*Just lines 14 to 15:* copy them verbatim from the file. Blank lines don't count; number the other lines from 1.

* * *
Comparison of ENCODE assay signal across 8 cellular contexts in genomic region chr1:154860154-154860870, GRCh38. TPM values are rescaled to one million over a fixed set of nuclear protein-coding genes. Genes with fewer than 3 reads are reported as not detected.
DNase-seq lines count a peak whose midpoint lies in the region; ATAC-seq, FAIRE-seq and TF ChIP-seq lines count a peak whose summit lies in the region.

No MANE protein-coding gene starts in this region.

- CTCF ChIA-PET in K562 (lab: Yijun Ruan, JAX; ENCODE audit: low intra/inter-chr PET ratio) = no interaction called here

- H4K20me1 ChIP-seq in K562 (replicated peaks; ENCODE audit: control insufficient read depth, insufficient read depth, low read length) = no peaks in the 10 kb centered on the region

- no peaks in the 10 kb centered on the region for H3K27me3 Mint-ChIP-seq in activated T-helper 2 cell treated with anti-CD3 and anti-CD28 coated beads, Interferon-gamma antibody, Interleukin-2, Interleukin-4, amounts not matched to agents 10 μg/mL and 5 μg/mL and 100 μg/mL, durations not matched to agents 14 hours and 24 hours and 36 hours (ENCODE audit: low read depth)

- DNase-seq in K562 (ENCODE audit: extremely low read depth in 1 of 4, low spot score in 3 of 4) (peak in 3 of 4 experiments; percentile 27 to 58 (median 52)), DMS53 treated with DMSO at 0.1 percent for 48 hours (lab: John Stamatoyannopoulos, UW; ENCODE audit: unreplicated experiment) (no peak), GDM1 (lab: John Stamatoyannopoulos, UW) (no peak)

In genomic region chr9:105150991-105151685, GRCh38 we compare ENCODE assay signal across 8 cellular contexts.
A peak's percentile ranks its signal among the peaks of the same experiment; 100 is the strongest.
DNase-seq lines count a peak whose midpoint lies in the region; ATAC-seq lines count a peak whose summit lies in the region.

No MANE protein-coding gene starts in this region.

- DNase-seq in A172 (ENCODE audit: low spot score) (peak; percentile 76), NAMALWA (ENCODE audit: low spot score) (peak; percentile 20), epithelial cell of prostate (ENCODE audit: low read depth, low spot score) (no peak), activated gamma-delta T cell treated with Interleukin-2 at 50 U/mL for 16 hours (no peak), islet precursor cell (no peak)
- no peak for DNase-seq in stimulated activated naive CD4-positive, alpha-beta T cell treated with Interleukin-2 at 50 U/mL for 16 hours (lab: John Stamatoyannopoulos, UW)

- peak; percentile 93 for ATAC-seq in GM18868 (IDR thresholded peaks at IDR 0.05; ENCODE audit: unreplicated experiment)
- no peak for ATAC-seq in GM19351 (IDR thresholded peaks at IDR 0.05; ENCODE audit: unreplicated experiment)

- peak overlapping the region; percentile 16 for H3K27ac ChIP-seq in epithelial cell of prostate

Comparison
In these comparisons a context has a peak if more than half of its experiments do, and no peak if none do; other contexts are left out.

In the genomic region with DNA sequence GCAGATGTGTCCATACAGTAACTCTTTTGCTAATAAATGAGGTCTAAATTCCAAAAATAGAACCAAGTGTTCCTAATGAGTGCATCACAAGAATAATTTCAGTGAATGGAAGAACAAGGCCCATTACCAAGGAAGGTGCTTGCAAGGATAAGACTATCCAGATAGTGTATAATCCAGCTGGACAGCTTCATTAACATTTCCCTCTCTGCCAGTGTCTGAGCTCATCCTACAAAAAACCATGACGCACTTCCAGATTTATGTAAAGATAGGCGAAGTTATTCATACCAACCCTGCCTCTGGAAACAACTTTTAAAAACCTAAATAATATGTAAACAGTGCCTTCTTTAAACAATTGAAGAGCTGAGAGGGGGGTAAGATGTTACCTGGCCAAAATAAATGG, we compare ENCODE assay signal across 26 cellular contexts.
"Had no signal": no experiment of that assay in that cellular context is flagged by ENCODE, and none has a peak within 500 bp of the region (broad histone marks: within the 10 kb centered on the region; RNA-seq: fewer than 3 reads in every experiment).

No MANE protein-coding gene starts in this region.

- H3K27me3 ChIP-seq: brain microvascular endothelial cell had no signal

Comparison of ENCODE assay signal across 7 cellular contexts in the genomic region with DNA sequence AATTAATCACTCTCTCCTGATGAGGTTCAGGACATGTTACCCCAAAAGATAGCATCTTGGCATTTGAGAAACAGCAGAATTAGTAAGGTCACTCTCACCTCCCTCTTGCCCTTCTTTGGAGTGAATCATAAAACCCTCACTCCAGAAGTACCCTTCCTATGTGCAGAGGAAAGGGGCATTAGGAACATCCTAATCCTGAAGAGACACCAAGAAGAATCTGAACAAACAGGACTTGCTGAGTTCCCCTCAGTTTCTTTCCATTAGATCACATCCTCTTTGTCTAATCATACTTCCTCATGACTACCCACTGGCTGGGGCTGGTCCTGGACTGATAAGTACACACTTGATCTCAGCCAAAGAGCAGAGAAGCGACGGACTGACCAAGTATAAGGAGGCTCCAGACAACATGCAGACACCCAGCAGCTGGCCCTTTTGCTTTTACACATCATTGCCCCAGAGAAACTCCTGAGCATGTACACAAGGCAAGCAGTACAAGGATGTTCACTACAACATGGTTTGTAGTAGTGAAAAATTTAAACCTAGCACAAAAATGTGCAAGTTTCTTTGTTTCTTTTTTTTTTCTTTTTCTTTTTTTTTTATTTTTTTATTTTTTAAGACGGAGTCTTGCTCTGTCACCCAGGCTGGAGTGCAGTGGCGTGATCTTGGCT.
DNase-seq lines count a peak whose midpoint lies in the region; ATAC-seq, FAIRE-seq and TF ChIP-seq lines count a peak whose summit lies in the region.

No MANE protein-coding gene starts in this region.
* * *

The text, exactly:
- peak; percentile 93 for ATAC-seq in GM18868 (IDR thresholded peaks at IDR 0.05; ENCODE audit: unreplicated experiment)
- no peak for ATAC-seq in GM19351 (IDR thresholded peaks at IDR 0.05; ENCODE audit: unreplicated experiment)